Section 101 of S. 2718, if enacted, would expand eligibility to also include nonprofit conservation organizations. Currently, nonprofit conservation organizations are not eligible to apply but may partner with eligible entities as those eligible entities seek funding to improve their infrastructure. The Department has serious concerns that expanding eligibility to nonprofit conservation organizations could lead to unintended results and confusion over ownership and responsibilities for operation and maintenance of infrastructure that is modified pursuant to this provision. For example, a nonprofit conservation organization awarded Federal funding for a facility improvement could be in the unusual position of agreeing to implement and operate the improved facility under the parameters described in the financial assistance agreement, even though the project would continue to be operated and maintained by a water district, tribe, or municipality. Nonprofit conservation organizations are, however, currently eligible and encouraged to directly apply for categories of WaterSMART funding that rely on other authorities, including the Cooperative Watershed Management Program and Applied Science Grants and Water Marketing Strategy Grants.
Section 102 of S. 2718 would modify the existing authority for funding the construction of desalination projects under section 4009(a) of the WIIN Act. This bill would amend the existing authority to highlight that desalination projects in rural areas are eligible to compete for funding. Rural desalination projects are already eligible under the existing statute. It would also create additional authority to provide cost share funding for appraisal and feasibility studies for rural desalination projects and a mechanism for the non-Federal cost share to be reduced for these projects. We would like to work with the sponsor and this Committee to address some questions and concerns we have regarding requirements for studies and construction of projects.
Section 103(a) would add financial assistance authority and a new appropriation ceiling for financial assistance under the Reclamation States Emergency Drought Relief Act of 1991. Reclamation currently utilizes existing authorities under Sec. 9504 of the SECURE Water Act to provide financial assistance through the WaterSMART Drought Response Program for many of the project types identified in Section 103(a)(3). We believe that the new authority included in the bill is unnecessary, but if it remains, we recommend revising this language to require that applicants provide a non-Federal cost share, as now provided in the SECURE Water Act.
Currently, the authorities of Title I of the Drought Act expire on September 30, 2020. Sec. 103(c) would extend the authorities through September 30, 2030, extending the Drought Act by ten years. Extension of the authority would allow Reclamation to continue carrying out drought planning and emergency response actions under the existing program.
Section 201 of S. 2718 addresses the Transboundary Aquifer Assessment Program (TAAP). The Department believes that the bill's author has crafted this Section in such a manner to avoid any confusion or conflict with the Department's responsibilities for the management of the Colorado River.
The Department also supports the continued coordination with the International Boundary and Water Commission authorized in Public Law 109–448, which is proposed to be reauthorized by S. 2718. The Department considers the International Boundary and Water Commission a valued and essential partner on transboundary water management issues such as those covered by S. 2718.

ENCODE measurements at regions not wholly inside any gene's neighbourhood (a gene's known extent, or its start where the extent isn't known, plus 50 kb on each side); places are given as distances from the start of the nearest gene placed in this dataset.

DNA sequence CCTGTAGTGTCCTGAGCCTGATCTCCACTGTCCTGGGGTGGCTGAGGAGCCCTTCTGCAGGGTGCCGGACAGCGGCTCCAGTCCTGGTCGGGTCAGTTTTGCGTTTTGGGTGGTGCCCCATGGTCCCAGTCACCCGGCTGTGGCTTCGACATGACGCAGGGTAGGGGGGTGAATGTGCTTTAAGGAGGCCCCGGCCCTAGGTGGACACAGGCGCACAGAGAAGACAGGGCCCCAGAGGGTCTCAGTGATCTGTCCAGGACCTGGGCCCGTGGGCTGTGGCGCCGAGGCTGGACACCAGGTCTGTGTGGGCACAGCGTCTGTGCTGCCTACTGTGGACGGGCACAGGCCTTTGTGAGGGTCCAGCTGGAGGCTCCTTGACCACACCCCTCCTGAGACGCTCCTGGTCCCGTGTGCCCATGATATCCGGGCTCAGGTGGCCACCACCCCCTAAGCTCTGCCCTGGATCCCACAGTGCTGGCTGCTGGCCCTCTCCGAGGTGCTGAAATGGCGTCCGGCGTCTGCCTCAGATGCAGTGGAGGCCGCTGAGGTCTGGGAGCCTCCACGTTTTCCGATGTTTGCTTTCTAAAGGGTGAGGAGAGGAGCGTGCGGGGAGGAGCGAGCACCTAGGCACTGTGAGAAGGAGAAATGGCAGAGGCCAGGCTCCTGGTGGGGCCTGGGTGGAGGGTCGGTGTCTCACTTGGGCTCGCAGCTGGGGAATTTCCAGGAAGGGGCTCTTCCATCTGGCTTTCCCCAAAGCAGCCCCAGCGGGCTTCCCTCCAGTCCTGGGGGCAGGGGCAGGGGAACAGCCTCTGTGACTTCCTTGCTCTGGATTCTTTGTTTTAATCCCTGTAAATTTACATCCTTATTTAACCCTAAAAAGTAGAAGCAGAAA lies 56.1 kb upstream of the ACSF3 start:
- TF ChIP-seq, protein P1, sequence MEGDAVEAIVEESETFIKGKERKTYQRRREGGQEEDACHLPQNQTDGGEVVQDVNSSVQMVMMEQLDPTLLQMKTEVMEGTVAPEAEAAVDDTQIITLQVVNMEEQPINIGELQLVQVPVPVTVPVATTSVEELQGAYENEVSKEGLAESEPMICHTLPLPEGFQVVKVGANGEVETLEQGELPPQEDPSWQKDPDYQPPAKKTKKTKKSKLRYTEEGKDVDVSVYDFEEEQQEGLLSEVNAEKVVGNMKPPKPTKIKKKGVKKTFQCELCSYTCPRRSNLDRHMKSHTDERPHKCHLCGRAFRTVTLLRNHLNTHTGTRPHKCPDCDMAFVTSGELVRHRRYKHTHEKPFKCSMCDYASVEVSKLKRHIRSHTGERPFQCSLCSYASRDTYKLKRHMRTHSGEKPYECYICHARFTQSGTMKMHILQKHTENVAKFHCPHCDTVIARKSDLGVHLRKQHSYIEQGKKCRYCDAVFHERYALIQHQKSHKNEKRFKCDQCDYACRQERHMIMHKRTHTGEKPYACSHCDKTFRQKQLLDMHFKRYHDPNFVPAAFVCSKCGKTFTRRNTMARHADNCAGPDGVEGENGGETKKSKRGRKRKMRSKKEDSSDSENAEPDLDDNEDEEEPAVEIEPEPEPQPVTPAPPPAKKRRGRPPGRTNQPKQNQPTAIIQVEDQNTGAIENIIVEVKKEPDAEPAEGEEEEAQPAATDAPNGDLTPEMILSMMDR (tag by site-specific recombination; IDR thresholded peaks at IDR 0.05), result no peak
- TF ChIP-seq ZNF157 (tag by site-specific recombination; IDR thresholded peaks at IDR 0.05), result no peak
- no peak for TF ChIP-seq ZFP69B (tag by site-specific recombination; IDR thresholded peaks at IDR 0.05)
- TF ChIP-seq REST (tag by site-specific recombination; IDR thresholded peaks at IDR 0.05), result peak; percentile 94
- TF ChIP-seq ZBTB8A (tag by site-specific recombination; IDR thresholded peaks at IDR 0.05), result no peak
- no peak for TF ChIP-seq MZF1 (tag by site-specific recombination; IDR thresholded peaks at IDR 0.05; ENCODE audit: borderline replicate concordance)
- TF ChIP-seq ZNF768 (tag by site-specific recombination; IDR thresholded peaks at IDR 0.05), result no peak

Section 202 of S. 2718 could have potentially significant and unintended consequences for Reclamation’s WaterSMART programs, if enacted. Section 9504 of the SECURE Water Act is Reclamation’s primary authority to fund water management improvements through financial assistance. Projects are carried out by not only irrigation and water districts but Tribes, municipalities, municipal water agencies, and States. Reclamation is concerned that S. 2718 would unnecessarily restrict use of this authority. Reclamation is seriously concerned by Section 202 of S. 2718, which would amend the SECURE Water Act with restrictive new language to prohibit any grant that would “increase the consumptive use of water for agricultural operations above the pre-project levels,” even for downstream users who are not the recipient of the grant. Grant recipients are already prohibited from increasing their own consumptive use with water conserved through the program. However, the proposed language could have the effect of forcing recipients to agree that downstream users will commit all saved water solely for instream flows, even though recipients have no control of what happens to water once it goes back into the stream. The Department believes this language in the bill, if enacted as drafted, could be subject to contradictory interpretations and inadvertently prevent Reclamation from assisting water managers with some water management improvements or discourage potential applicants from even participating in existing programs.
Finally, Section 203 of S. 2718 would direct the United States Geological Survey (USGS) to study impacts to water from energy development in the west. The Department has concerns regarding the energy nexus changes in the bill. The USGS is currently working on a water use model for unconventional oil and gas at a basin scale to test and apply nationally, and would prefer to work with the Committee and sponsors of the bill to address some of these concerns.
S. 3811, the Restoration of Essential Conveyance Act